Pension investments in hedge funds deserve Congressional scrutiny — and perhaps new laws — to protect ordinary investors from the risks that the funds represent, House members and hedge-fund managers agreed on Tuesday.
While executives who manage the lightly regulated capital pools contended that hedge funds pose no special risk to the economic system, they acknowledged at a House Financial Services Committee hearing that average investors have become increasingly exposed to serious personal financial loss.
The gathering was the first in a series called by Rep. Barney Frank, the Massachusetts Democrat who chairs the committee, with later hearings slated to probe the relationship of hedge funds to insider training and to include testimony by the President’s Working Group on Capital Markets chaired by U.S. Treasury Secretary Henry Paulson. Last week, Chuck Grassley, the ranking Republican on the Senate Finance Committee, proposed legislation that would require most hedge funds to register with the Securities and Exchange Commission.
Over the years since the infamous 1998 collapse and subsequent bailout of Long Term Capital Management, “the nature of investors [in hedge funds] have changed,” noted Kenneth Brody, a founder of Taconic Capital Advisors and chairman of the investment committee of the University of Maryland. “It’s not just wealthy individuals, but pension funds.”
At least one Congressman saw the risk spreading beyond pension holders. “We do have to concern ourselves with the taxpayers,” said Rep. Al Green, a Texas Democrat, “because we have the commingling of sophisticated and unsophisticated capital” in hedge fund investing. If pension beneficiaries lose their retirement money because of bad hedge-fund investments, then taxpayers could be forced to pay for the pensioners’ social services, he said.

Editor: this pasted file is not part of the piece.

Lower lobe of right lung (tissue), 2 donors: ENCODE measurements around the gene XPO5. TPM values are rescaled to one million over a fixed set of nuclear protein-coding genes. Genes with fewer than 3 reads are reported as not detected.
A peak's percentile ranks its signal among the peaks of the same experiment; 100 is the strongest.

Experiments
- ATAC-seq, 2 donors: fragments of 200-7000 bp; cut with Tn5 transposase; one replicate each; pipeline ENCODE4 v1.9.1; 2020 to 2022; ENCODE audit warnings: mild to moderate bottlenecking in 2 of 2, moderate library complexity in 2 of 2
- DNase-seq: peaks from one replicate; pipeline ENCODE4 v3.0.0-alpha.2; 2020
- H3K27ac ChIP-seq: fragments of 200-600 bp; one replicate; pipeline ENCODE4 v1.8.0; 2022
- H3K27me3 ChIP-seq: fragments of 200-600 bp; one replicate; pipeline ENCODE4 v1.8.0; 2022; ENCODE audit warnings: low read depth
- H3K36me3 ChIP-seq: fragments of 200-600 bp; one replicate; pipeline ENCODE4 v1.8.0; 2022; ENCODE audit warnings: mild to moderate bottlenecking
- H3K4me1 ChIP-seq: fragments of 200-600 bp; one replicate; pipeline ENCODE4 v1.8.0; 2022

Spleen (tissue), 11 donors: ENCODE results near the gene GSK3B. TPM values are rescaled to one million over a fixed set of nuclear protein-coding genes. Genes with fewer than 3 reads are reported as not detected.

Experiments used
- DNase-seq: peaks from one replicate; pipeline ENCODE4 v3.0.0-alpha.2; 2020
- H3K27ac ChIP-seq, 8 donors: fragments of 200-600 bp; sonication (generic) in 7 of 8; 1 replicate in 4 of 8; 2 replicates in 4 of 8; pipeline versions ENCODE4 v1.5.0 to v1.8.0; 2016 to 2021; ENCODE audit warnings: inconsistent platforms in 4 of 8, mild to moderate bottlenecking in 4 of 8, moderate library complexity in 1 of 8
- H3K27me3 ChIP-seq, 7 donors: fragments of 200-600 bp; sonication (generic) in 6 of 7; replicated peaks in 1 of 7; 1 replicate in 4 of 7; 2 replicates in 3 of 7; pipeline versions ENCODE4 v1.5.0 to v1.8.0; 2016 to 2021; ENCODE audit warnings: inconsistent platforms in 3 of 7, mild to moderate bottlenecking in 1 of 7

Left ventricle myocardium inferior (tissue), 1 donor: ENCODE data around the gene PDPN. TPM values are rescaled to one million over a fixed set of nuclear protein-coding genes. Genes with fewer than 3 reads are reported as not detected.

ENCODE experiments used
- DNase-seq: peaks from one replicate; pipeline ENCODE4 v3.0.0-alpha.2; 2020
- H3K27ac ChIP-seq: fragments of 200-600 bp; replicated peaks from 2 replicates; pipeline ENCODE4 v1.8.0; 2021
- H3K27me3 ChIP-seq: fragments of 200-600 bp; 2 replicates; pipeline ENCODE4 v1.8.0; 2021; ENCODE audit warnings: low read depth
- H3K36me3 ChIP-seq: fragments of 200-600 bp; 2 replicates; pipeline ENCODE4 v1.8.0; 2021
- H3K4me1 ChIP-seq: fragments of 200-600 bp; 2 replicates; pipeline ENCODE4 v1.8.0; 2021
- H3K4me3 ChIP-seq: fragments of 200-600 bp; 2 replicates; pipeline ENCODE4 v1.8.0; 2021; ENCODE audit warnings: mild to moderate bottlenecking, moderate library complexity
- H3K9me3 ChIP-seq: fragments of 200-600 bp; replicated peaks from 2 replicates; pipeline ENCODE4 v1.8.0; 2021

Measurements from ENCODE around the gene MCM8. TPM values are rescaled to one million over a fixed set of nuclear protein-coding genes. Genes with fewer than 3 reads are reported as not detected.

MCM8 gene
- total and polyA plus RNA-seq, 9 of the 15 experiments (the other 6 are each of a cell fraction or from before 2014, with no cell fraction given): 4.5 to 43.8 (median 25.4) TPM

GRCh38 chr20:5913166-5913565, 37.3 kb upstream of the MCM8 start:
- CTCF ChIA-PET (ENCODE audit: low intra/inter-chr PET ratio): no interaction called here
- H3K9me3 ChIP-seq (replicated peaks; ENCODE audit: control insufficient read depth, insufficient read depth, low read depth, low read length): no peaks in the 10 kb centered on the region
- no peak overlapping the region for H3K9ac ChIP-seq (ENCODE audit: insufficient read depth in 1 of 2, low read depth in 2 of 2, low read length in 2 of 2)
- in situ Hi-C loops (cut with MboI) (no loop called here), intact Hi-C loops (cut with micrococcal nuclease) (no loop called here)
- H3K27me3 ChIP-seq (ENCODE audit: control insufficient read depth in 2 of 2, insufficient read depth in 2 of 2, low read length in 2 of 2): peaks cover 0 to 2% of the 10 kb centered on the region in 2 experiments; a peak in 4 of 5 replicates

Brody’s answer was, like Grassley’s, to require mandatory registration of hedge-fund advisers by the SEC. What registration provides, the hedge-fund manager said, “is self-discipline and self-policing, because [registration] comes with the threat of an SEC investigation.” Last June, however, the D.C. Circuit Court of Appeals overturned an SEC rule requiring most hedge fund advisers to register with the commission by Feb. 1, 2006.
Since then, hedge fund advisers have been able to avoid any regulation by the SEC because the Investment Advisers Act of 1940 exempts advisers from registering with the SEC if they have fewer than 15 clients. Hedge funds have been able define the word “client” as the hedge fund itself, rather than the investors who own shares in it. Thus, an adviser serving two hedge funds is exempt from registration, even if the funds have many more than 15 investors.
Like many other hedge funds, however, Taconic Capital Advisors registers voluntarily with the SEC. Brody pointed out that a number of the requirements of registration — including the designation of a chief compliance officer; the presence of written policies and procedures; a code of ethics; and retention of books and records — “promote investor protection.”
Others, however, felt that mandatory registration would create a “moral hazard” because it would be an ineffective rule that would spawn the mere appearance of oversight while serious misdeeds could go undetected. “In my judgment, registration doesn’t work. You can have a label on your door and you could still be a bad actor,” said Rep. Richard H. Baker, a Louisiana Republican.
Questioned by Frank, representatives of two hedge fund associations, the Coalition of Private Investment Companies and the Managed Funds Association, said they would have no problems with legislation calling for books and records retention. Frank also pressed Gerald Corrigan, a Goldman Sachs managing director and former New York Federal Reserve chief, on the question of whether the federal government had a role in mandating disclosures of hedge fund communications not usually privy to the public. Corrigan, first saying that he favored the establishment of best-practices benchmarks, finally conceded that the federal government should have some role.
The rarely discussed topic of the financial exposure corporations face in investing in hedge funds surfaced briefly at the hearing. Apparently concerned by reports that Sears had recently been turning from its traditional retail emphasis to hedge-fund-like investing, Rep. David Scott, a Georgia Democrat, asked: “Are you worried that more and more of our nation’sÂÂ corporations will turn to hedge funds and unrelated investments to survive?” Witnesses shrugged off that concern as a management issue rather a concern specific to hedge funds.